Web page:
A salty tale of winter roads and rust

I used to be a soda-holic … Diet Pepsi was my preferred indulgence. Like any bad habit, I tried to break it several times but it seemed the more I tried, the harder it was … until last January when a stomach ulcer made eliminating my habit easier. You see, when you guzzle down a frosty can of Diet Pepsi and it makes contact with an ulcer, the subsequent pain that follows feels something like pouring salt into a wound (perhaps because you are-soda is full of sodium!). It had me doubled over in pain.

So I did what any smart person would do, I gave up the beverage … for a while. Then in a moment of weakness and fond remembrance of the taste alongside a slice of pizza, I would reunite with my lost friend and pay the consequences. After naively thinking I might be able to resume my habit, I did this quite a few more times-more than I would like to admit and with the same result. Alas, 10 months later, I can finally say I am soda-free! It's water for me from here on out, such a refreshing, healthy, alternative!

Perhaps my victory over soda is of little interest to you. But what might be intriguing is how salt affects your vehicle. That's right, my friends, we are approaching salt season! I drove past MN DOT the other day and saw the mounds and mounds of salt ready for our wintry roads that lie ahead. As you know, after snow or ice storms, our faithful salt trucks hit the pavement and spread a salt/sand mixture after plowing. Salt lowers the water's freezing point, thereby melting ice already formed while the sand helps to keep the salt in place and adds traction to the wet and slushy roadways.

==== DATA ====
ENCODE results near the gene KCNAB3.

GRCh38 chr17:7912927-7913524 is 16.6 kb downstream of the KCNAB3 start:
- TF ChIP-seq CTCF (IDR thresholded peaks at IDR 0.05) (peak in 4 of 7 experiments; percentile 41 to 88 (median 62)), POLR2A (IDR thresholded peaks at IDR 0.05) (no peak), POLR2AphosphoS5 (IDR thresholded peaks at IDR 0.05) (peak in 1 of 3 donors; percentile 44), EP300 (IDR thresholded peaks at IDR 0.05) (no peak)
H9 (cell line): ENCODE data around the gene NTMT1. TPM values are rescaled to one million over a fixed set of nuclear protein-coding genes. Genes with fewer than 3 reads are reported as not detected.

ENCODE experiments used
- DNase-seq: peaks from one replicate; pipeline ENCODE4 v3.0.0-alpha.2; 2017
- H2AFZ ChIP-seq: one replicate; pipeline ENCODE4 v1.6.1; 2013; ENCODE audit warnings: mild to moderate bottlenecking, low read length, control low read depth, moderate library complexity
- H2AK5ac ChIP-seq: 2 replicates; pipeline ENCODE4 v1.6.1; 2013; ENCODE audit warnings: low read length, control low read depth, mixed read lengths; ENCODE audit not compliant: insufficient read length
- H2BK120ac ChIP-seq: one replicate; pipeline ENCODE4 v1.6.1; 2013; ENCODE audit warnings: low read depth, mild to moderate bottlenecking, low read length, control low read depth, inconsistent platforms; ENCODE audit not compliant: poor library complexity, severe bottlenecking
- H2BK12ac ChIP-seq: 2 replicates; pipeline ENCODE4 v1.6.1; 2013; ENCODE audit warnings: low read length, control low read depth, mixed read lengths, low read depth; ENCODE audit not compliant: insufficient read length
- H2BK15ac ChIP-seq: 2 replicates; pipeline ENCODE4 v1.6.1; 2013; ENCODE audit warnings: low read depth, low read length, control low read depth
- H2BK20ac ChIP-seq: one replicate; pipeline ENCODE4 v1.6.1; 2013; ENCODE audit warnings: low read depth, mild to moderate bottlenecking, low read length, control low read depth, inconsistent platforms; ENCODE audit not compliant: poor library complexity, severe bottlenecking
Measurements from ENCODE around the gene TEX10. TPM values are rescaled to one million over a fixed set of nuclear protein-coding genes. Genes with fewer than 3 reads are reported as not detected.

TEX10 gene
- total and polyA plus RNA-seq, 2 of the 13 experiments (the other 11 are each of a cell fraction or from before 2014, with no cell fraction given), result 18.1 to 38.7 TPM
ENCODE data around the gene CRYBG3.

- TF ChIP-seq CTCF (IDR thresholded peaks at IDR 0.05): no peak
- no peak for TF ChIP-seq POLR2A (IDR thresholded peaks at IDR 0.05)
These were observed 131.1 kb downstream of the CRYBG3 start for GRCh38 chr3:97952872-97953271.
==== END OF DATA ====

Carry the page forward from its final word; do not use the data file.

Though the obvious benefits of salt on our streets are great, there are drawbacks. Namely the havoc it wreaks on our vehicles. Have you ever considered the problems it causes? What complications it might pose to your mechanic? How much extra time and money due to extra vehicle service it might cost you? And how might you prevent its effects on your vehicle-to a degree at least?

Certainly, if you have a brand new vehicle with a lovely paint finish and pristine metal parts under your vehicle, this article isn't for you, right? Wrong. The effects take time to see but you can be sure that the moment "salt season" arrives the process will begin. If you want your pretty finish to stay that way, you must take steps to protect it.

And what of the parts of your vehicle that you can't see? The undercarriage, which is full of metal components, is exposed to the elements. As you drive over the wet, salty roadways, that mixture is sprayed up onto your vehicle's pristine parts and slowly, over time, begins to corrode any metal it can get its salty hands on … exhaust and muffler systems, coil springs, nuts/bolts, the frame of the vehicle, etc. If left unattended, rust can lead to safety issues as it eats through metal components of your vehicle. So it's crucial to get timely checkups of the underside of your vehicle and do maintenance on schedule.